What happens during and immediately after the birth can be critical to the normal development of the young foal. Normal foals are very precocious and the rule of thumb is that the foal should be standing by two hours after birth and nursing by three hours. The foal nursing stimulates oxytocin in the mare which helps her to pass the placenta (or cleanings). These should be passed by three hours.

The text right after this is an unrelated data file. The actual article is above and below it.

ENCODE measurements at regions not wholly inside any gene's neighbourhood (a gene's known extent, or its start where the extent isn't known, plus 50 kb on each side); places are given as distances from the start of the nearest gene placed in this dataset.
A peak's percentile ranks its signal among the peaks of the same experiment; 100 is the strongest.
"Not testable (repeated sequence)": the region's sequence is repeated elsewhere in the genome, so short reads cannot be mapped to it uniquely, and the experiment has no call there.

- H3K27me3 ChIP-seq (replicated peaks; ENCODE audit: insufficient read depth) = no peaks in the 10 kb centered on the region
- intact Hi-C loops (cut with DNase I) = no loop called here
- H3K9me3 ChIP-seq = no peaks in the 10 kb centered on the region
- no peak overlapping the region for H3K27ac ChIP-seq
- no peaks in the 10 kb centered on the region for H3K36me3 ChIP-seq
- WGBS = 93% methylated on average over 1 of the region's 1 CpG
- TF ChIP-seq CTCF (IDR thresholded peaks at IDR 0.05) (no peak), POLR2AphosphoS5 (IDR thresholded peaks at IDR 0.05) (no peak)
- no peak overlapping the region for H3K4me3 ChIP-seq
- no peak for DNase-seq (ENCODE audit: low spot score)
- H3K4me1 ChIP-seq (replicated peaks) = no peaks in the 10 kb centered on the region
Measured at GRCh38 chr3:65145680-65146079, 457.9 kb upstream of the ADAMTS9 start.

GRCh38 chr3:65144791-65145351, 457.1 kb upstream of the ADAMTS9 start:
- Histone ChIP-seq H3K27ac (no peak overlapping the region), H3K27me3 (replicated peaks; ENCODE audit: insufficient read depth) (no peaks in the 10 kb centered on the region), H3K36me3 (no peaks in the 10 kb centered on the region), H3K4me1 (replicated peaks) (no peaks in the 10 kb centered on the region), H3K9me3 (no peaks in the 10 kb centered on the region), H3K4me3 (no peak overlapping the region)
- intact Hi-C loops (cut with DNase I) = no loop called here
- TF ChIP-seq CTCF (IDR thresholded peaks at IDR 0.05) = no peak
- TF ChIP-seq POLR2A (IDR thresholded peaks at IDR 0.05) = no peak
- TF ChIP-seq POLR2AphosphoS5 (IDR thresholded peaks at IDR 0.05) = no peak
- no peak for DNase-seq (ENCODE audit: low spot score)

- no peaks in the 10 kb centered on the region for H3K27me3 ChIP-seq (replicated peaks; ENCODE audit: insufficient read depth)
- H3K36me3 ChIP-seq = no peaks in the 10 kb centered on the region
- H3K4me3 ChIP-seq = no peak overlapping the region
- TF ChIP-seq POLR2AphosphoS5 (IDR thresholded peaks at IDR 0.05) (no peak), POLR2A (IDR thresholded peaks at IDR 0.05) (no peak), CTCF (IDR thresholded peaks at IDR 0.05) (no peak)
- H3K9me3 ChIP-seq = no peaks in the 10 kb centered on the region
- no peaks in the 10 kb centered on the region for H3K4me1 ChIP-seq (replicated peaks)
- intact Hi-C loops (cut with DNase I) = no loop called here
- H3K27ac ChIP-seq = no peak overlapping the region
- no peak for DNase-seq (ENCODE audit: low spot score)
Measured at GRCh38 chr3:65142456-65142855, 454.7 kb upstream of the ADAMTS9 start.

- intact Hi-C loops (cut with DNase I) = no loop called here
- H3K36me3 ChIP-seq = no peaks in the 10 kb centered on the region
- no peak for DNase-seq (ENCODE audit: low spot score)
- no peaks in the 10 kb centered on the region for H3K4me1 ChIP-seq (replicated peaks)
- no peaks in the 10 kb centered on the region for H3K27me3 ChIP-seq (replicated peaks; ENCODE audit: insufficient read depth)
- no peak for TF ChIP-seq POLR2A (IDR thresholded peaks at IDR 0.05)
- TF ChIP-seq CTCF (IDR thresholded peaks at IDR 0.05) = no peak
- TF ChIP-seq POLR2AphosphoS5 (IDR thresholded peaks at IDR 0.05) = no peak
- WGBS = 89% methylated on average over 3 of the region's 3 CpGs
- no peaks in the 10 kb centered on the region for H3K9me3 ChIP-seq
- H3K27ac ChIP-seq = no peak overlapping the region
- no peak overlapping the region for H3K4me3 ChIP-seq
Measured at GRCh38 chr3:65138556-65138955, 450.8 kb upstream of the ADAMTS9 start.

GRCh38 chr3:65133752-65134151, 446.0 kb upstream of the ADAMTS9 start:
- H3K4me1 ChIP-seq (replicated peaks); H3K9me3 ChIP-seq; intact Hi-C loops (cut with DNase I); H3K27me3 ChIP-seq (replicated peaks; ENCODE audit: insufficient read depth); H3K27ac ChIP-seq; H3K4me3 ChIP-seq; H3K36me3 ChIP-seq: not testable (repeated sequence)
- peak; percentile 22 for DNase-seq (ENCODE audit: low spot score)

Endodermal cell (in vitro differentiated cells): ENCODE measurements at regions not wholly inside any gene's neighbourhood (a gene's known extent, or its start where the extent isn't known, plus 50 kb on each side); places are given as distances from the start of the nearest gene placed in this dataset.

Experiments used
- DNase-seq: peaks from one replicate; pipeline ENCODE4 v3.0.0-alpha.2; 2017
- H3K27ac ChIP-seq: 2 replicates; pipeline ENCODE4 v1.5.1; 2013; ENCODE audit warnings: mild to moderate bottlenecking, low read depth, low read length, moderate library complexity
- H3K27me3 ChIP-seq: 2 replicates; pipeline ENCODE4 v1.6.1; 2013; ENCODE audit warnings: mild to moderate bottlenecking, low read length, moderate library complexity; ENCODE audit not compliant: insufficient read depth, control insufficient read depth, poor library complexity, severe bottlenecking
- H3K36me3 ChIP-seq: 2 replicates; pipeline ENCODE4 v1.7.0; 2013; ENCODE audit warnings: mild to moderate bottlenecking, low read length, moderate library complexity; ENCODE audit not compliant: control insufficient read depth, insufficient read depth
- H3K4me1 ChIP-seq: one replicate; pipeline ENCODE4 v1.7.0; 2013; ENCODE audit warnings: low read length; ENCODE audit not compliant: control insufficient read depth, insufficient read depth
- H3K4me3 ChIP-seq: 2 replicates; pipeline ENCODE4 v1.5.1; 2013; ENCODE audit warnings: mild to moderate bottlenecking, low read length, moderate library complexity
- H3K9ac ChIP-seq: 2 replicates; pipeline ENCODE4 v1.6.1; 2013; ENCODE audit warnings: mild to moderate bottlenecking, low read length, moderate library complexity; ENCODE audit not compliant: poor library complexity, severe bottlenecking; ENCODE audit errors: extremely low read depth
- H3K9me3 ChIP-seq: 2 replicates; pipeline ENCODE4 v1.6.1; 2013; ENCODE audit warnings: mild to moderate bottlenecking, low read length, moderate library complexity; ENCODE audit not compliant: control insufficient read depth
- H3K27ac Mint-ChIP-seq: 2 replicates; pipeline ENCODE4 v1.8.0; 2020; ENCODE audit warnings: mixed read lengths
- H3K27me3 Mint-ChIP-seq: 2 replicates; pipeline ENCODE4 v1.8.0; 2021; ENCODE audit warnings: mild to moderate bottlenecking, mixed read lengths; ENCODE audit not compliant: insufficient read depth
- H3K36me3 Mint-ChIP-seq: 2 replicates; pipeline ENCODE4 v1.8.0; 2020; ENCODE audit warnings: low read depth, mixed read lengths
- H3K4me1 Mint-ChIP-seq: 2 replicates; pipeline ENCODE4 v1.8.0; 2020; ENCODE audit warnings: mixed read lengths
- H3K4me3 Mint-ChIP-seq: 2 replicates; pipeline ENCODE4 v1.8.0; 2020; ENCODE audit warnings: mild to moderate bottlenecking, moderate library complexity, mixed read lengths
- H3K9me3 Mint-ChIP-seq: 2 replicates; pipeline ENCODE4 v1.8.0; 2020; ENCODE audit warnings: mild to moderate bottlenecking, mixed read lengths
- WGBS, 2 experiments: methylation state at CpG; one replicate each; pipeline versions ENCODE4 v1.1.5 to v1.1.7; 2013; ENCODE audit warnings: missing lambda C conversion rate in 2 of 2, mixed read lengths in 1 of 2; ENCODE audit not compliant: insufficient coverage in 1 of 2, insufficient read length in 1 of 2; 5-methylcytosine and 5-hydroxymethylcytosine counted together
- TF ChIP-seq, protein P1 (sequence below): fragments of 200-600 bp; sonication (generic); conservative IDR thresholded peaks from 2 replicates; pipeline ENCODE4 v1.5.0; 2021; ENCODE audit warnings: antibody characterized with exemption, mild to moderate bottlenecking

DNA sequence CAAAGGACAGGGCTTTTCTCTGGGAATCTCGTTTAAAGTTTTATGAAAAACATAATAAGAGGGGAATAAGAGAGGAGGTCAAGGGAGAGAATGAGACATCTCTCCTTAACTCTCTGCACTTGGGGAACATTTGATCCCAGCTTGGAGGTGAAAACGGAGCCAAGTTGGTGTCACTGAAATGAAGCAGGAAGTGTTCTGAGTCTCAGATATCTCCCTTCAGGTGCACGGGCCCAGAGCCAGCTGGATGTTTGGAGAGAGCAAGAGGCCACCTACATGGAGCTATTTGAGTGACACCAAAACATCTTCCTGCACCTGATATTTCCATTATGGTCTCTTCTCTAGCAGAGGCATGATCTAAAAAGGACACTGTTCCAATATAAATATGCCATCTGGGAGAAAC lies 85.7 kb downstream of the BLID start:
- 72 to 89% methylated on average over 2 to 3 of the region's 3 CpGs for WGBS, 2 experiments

Early attention to a foal that is too weak to stand by itself by two hours old will be important. Such foals may have bacteria in the blood stream that can seep out to joints, growth plates and other internal organs resulting in infections at those sites. Sources of infection for a newborn foal include the navel, the gut, the lungs and the placenta so hygiene in the foaling area is very important. The appearance of the placenta can give you one of the first clues that the new foal might not be normal.